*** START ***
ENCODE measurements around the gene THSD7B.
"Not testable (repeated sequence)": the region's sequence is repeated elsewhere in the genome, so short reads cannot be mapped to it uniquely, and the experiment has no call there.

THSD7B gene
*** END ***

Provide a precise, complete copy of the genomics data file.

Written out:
ENCODE measurements around the gene THSD7B.
"Not testable (repeated sequence)": the region's sequence is repeated elsewhere in the genome, so short reads cannot be mapped to it uniquely, and the experiment has no call there.

THSD7B gene